- by theguardian
- 04 Dec 2022
One shows a crowd of smiling, well-dressed middle-aged German men and women standing casually as a Nazi officer smashes a storefront window. In another, brownshirts carry heaps of Jewish books, presumably for burning. Another image shows a Nazi officer splashing petrol on the pews of a synagogue before it is set alight.
Yad Vashem, a Holocaust memorial centre, released the photographs on the 84th anniversary of Kristallnacht, also known as the Night of Broken Glass. Mobs of Germans and Austrians attacked, looted and burned Jewish shops and homes, destroyed 1,400 synagogues, killed 92 Jews and sent another 30,000 to concentration camps.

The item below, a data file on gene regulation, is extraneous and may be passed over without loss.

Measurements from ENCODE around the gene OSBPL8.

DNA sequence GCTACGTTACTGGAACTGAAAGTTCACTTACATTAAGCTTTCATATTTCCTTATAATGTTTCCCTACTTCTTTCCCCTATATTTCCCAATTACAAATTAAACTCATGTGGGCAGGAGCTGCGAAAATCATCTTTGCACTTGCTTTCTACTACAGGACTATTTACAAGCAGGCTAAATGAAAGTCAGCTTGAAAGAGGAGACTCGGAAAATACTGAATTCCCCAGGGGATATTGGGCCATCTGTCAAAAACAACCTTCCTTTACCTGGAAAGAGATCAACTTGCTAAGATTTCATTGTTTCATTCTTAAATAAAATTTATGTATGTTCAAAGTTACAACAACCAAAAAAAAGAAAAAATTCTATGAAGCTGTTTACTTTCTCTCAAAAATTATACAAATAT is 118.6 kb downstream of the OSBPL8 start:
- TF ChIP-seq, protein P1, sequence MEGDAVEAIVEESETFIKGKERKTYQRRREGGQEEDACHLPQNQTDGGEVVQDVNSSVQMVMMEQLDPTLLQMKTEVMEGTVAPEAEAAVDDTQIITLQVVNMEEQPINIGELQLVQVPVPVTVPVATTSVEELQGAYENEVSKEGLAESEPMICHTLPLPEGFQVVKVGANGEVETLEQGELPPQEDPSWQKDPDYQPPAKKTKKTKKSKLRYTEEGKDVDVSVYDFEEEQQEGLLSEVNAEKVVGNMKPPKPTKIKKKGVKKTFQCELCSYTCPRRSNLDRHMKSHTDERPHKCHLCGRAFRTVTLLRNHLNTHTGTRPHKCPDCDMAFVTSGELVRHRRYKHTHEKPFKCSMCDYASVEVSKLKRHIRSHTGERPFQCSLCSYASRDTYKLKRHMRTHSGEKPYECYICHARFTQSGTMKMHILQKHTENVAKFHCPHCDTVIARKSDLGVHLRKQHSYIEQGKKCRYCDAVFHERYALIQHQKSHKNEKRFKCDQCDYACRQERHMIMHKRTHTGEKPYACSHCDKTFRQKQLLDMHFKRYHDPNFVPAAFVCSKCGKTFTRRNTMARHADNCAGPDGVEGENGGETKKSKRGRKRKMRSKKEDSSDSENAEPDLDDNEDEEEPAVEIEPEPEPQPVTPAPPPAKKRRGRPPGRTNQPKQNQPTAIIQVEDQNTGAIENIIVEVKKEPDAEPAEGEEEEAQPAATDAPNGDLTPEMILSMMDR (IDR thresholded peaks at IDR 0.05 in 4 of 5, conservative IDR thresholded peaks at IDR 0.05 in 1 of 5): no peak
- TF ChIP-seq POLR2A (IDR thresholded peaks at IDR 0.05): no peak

The violence is widely considered a starting point of the Holocaust, in which Nazi Germany murdered 6 million Jews.
The pictures were taken by Nazi photographers during the pogrom in the city of Nuremberg and the nearby town of FÃ¼rth. They wound up in the possession of a Jewish-American serviceman who was deployed to Germany during the second world war. How he obtained the photos is uncertain; he never talked about them to his family.
Yad Vashem said the photos help demonstrate how the German public was aware of what was going on, and that the violence was part of a meticulously coordinated pogrom carried out by Nazi authorities. They even brought in photographers to document the atrocities.
Despite Nazi censorship, the Associated Press was able to send pictures from Kristallnacht when it happened that were widely circulated in the US. The images included a burning synagogue and people cleaning up glass from vandalised Jewish shops.
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